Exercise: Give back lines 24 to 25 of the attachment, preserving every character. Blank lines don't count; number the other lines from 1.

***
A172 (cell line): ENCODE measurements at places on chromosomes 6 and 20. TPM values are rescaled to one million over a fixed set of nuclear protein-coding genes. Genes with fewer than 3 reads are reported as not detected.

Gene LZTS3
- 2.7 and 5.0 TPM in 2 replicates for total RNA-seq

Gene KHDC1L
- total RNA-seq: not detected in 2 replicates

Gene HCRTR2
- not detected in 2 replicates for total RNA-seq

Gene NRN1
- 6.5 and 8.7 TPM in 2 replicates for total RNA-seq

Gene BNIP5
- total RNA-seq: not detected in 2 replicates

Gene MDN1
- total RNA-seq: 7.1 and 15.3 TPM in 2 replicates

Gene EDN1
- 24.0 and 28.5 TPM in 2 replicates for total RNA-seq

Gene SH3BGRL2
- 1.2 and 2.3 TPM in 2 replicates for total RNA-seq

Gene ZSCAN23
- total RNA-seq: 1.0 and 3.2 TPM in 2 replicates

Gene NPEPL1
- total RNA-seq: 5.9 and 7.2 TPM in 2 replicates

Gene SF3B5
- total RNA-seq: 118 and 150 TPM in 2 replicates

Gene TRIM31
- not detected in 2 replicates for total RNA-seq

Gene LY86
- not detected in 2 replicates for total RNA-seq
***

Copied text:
Gene TRIM31
- not detected in 2 replicates for total RNA-seq